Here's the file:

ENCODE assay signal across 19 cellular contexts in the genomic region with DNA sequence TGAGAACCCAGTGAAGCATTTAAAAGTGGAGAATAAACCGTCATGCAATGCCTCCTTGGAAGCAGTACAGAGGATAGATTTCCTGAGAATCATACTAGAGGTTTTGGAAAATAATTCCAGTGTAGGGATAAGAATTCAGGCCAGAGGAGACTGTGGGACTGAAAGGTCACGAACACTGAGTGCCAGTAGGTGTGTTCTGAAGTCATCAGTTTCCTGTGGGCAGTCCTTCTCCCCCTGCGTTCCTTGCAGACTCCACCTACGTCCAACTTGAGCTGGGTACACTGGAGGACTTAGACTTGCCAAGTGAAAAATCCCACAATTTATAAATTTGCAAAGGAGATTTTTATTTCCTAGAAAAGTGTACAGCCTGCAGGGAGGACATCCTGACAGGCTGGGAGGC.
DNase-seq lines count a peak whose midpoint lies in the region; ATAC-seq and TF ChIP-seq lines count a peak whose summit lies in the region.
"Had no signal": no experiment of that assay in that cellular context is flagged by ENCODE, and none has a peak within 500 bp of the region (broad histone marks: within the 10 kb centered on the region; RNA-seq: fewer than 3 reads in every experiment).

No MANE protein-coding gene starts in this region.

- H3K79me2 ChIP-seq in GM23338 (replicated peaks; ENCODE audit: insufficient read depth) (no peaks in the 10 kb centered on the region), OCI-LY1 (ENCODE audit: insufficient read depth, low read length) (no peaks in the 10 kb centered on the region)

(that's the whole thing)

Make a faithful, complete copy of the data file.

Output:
ENCODE assay signal across 19 cellular contexts in the genomic region with DNA sequence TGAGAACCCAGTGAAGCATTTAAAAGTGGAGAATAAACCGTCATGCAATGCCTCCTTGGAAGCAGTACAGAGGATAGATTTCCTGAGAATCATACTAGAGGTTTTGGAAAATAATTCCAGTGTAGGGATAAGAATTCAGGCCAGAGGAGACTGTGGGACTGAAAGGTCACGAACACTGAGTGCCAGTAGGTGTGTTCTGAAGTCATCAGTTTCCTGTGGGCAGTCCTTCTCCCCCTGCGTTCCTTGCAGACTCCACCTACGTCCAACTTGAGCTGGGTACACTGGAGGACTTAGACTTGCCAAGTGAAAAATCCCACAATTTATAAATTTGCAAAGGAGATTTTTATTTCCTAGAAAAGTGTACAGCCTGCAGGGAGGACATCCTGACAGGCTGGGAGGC.
DNase-seq lines count a peak whose midpoint lies in the region; ATAC-seq and TF ChIP-seq lines count a peak whose summit lies in the region.
"Had no signal": no experiment of that assay in that cellular context is flagged by ENCODE, and none has a peak within 500 bp of the region (broad histone marks: within the 10 kb centered on the region; RNA-seq: fewer than 3 reads in every experiment).

No MANE protein-coding gene starts in this region.

- H3K79me2 ChIP-seq in GM23338 (replicated peaks; ENCODE audit: insufficient read depth) (no peaks in the 10 kb centered on the region), OCI-LY1 (ENCODE audit: insufficient read depth, low read length) (no peaks in the 10 kb centered on the region)